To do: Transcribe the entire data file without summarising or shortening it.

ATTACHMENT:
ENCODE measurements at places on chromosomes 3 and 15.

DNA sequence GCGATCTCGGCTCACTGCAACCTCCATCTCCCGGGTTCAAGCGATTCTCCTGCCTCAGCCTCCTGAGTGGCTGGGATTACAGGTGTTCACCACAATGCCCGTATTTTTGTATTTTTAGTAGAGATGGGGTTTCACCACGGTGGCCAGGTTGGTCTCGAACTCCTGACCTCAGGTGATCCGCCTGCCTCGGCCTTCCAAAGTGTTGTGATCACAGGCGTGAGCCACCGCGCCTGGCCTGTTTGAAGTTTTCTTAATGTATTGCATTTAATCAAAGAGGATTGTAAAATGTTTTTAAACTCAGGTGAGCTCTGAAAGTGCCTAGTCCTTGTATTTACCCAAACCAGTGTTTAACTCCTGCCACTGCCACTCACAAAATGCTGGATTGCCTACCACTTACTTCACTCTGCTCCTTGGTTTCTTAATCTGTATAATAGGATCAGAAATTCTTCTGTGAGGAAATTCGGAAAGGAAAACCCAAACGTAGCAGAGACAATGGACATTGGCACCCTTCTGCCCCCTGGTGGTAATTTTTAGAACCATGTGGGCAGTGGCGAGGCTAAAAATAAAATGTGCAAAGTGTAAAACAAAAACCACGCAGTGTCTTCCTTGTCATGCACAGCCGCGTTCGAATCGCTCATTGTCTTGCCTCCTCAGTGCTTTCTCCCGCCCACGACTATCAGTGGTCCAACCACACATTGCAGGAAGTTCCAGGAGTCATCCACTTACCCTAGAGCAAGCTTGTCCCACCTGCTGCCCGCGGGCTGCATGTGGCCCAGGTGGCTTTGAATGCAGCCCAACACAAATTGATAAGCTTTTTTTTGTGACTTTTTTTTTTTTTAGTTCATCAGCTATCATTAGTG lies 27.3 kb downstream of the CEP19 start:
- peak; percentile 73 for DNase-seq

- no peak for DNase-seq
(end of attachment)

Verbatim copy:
ENCODE measurements at places on chromosomes 3 and 15.

DNA sequence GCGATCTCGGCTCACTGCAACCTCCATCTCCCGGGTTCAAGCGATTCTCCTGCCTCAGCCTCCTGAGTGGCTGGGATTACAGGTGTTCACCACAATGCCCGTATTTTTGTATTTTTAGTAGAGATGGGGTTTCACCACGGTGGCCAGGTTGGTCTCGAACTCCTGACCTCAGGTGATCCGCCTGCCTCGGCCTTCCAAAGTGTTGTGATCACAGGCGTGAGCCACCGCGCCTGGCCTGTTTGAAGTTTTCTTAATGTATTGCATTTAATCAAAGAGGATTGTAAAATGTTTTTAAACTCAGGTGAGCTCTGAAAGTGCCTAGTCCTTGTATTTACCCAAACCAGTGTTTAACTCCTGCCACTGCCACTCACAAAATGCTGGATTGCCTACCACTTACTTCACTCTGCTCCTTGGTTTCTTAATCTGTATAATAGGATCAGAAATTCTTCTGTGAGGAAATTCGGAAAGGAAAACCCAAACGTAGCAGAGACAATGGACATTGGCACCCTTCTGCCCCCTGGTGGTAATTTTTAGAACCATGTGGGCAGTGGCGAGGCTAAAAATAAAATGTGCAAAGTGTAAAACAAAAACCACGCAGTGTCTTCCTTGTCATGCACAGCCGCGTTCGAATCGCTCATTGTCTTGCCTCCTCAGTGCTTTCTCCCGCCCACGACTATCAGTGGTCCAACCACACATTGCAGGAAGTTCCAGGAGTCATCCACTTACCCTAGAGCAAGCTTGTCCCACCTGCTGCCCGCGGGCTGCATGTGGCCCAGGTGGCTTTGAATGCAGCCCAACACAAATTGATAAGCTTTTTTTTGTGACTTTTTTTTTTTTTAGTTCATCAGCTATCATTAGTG lies 27.3 kb downstream of the CEP19 start:
- peak; percentile 73 for DNase-seq

- no peak for DNase-seq